An explosive plot: Equivocation in Rhinebeck

Equivocation’s Lou Trapani as Shagspeare & Molly Feibel as his daughter Judith.

Efforts by politicians to entice or intimidate media people, artists, tastemakers and opinion-shapers in order to frame and spin their dirty doings for public consumption are nothing new. In the wake of 9/11 and the passage of the Patriot Act, Bill Cain – a playwright and screenwriter probably best-known for Sounder, who also wrote an episode of House of Cards and happens to be a Jesuit priest – got to thinking about how such scenarios might have played out in past history, and came up with the idea for his play Equivocation, which is coming to the Center for Performing Arts at Rhinebeck on Friday.

Struck by the coincidence that England’s infamous Gunpowder Plot happened toward the end of Shakespeare’s career, in 1605, Cain imagined a scenario in which the Bard, dependent on aristocratic patronage, is pressured by Sir Robert Cecil, close advisor to King James, to write a play that is supposed to become the definitive popular version of how suicide bomber Guy Fawkes and his crew tried to blow up the House of Parliament. In Equivocation, Cecil has ulterior motives: to focus suspicion on the Jesuit priest Henry Garnet as being part of the conspiracy in order to deflect attention away from possible discovery of his own role in the plot as the supplier of the gunpowder.

Called Shag in this play, Shakespeare does a little independent interviewing of the imprisoned plotters and finds the truth to be too nuanced and complicated to make good drama in his usual vein. Forced to choose between art and reality, between his livelihood and his conscience, he soon learns to walk a fine line of “equivocation,” telling the true story symbolically through ambiguous word choice. He is also forced to confront the way that he has emotionally distanced himself from his daughter Judith since the death of his son, her twin Hamnet.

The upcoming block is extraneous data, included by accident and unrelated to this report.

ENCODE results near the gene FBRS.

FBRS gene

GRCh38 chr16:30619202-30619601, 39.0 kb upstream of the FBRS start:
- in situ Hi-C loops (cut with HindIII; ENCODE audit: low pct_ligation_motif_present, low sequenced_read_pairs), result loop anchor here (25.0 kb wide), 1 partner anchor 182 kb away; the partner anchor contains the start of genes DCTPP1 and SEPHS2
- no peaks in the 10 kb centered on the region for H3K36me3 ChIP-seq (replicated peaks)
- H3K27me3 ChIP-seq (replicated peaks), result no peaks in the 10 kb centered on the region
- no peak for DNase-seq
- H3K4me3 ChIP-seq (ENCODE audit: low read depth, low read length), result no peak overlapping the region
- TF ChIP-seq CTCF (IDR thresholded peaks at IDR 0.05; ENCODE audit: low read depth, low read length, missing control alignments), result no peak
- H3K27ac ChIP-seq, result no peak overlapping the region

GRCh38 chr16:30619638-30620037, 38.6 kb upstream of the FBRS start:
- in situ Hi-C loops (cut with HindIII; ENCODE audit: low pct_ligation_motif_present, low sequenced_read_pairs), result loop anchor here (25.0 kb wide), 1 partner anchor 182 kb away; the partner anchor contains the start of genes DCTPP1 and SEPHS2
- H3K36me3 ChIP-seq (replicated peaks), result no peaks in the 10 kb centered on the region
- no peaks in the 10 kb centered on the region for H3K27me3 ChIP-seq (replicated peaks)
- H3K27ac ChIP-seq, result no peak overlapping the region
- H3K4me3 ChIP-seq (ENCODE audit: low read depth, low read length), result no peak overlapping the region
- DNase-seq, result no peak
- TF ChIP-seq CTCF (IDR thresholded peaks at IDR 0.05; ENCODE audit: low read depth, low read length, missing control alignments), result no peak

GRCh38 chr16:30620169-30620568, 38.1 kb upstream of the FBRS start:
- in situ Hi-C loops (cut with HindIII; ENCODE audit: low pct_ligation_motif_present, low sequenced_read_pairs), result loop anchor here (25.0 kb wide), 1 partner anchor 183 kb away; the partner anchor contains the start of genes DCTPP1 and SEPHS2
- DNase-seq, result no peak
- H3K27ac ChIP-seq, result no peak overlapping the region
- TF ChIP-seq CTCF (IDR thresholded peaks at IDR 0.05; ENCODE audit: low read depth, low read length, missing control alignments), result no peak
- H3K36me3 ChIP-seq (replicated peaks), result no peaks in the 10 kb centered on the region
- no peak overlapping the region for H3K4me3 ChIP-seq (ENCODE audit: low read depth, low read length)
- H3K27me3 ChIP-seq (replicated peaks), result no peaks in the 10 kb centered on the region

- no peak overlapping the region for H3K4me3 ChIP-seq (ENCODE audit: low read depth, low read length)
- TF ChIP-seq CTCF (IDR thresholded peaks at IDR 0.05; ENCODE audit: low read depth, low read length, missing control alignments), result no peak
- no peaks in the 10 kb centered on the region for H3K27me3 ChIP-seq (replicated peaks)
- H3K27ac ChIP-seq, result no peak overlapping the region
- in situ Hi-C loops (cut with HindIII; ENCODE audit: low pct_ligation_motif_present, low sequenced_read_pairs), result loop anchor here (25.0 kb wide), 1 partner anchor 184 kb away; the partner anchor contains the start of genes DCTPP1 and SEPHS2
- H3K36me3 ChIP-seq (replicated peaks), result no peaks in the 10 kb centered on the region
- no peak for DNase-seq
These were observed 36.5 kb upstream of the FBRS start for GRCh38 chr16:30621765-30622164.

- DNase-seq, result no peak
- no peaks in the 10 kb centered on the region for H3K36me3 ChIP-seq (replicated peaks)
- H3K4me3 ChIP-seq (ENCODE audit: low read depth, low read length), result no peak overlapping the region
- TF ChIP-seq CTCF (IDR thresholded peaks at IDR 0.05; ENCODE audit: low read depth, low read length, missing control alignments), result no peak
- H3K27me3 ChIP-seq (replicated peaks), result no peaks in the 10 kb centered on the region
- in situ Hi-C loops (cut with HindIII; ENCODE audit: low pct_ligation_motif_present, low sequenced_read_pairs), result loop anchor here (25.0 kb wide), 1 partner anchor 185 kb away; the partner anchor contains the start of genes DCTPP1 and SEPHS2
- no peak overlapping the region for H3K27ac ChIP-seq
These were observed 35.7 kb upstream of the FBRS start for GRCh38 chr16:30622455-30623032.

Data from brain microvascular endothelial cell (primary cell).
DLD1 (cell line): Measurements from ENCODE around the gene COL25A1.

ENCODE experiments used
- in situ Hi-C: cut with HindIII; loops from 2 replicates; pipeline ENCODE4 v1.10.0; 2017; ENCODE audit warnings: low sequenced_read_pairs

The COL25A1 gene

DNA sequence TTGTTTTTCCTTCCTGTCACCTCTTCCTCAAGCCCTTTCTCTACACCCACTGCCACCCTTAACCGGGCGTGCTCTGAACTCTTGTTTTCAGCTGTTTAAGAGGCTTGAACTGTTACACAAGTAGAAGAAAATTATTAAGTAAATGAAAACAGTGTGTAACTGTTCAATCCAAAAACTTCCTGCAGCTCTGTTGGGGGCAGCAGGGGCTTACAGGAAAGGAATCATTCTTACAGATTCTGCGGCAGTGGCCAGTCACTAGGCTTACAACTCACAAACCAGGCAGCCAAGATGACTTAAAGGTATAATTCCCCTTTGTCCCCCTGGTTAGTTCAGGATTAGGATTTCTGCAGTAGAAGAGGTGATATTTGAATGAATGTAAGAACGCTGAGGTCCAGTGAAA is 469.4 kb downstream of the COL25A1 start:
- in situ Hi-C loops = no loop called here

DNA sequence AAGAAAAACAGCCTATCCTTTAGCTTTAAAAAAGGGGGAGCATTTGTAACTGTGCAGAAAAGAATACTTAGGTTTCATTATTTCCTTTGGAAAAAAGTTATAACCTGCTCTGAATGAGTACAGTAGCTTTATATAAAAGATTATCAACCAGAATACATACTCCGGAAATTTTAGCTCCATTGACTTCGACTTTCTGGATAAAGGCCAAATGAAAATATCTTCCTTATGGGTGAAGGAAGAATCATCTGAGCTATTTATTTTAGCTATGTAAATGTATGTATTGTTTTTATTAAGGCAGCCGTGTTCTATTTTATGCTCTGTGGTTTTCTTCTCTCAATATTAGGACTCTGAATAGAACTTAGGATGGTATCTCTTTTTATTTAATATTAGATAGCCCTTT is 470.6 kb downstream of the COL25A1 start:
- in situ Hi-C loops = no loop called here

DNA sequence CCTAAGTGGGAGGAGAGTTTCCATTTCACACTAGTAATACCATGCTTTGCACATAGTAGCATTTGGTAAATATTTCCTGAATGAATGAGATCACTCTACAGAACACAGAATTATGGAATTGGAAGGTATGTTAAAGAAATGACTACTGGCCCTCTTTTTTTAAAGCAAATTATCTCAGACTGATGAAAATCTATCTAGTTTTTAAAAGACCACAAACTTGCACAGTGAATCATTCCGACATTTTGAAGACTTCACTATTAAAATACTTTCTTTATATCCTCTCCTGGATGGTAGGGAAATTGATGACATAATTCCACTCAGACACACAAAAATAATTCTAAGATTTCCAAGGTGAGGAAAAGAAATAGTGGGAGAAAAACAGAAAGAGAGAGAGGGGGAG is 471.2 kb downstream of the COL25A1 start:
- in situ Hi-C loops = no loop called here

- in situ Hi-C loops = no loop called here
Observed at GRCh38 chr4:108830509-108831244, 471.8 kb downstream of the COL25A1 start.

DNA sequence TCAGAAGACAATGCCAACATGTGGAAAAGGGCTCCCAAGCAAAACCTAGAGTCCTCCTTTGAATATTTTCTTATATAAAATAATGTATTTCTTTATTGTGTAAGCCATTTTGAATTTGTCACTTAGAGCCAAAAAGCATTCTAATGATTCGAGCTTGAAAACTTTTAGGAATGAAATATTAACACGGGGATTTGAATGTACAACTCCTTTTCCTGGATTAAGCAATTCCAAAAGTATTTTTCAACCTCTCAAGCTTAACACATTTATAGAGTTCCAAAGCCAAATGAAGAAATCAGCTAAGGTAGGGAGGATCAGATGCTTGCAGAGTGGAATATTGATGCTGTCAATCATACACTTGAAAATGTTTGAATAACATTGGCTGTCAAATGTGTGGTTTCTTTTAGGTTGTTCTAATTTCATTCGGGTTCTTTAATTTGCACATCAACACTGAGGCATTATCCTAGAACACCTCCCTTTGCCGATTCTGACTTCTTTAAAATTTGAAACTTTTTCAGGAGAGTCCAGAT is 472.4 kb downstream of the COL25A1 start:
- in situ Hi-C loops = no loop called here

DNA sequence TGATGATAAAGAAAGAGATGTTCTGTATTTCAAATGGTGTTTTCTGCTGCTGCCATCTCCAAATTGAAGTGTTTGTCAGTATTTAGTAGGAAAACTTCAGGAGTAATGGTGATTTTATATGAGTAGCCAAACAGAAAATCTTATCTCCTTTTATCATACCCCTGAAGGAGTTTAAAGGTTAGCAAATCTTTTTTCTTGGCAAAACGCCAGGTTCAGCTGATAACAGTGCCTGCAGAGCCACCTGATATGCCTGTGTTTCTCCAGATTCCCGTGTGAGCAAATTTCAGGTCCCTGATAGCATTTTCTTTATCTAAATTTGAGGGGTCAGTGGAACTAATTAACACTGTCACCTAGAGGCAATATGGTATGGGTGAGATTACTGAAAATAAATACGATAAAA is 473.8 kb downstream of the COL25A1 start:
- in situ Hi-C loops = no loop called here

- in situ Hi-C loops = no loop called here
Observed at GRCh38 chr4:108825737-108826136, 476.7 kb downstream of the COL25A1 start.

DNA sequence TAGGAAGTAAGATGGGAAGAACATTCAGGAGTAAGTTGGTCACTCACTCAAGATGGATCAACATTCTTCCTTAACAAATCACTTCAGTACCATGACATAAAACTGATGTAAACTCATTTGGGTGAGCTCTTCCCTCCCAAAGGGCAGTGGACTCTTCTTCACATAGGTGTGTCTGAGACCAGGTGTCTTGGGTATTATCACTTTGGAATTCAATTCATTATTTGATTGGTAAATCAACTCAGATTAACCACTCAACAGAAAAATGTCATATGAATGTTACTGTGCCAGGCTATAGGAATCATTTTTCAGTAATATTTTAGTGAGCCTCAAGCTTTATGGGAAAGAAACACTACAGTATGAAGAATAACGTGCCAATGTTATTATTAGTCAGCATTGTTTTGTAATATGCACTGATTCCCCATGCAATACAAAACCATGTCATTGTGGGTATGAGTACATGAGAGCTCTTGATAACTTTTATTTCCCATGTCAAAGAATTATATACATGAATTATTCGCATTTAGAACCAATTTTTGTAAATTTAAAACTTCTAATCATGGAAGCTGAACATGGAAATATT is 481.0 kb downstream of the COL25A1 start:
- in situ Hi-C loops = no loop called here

The Rhinebeck Theatre Society (RTS)’s production of Equivocation is directed by Ellen Honig, and the cast includes Molly Feibel, Harrison Forman, Michael Frohnhoffer, Michael Juzwak, Jeremy Ratel and Lou Trapani. Thanks to generous underwriting by several donors, RTS will implement a “pay-what-you-want” ticket-pricing policy for the play’s two-week run in order to broaden its audience. “We are eager to bring younger, more diverse audiences to our productions,” says RTS president Andy Weintraub. “Equivocation is the perfect vehicle: It’s fast-moving, witty, full of surprises and deals with contemporary issues such as dirty politics and terrorism.”

The show opens on Friday, October 3 and runs through Sunday, October 12, with performances beginning at 8 p.m. on Thursday, Fridays and Saturdays and at 3 p.m. on Sundays. Set-your-own-price tickets are available at or by calling the box office at (845) 876-3080.

Equivocation, Thursday, October 9, Friday-Saturday, October 3/4 & 10/11, 8 p.m., Sunday, October 5 & 12, 3 p.m., Center for Performing Arts at Rhinebeck, 661 Route 308, Rhinebeck; (845) 876-3080,



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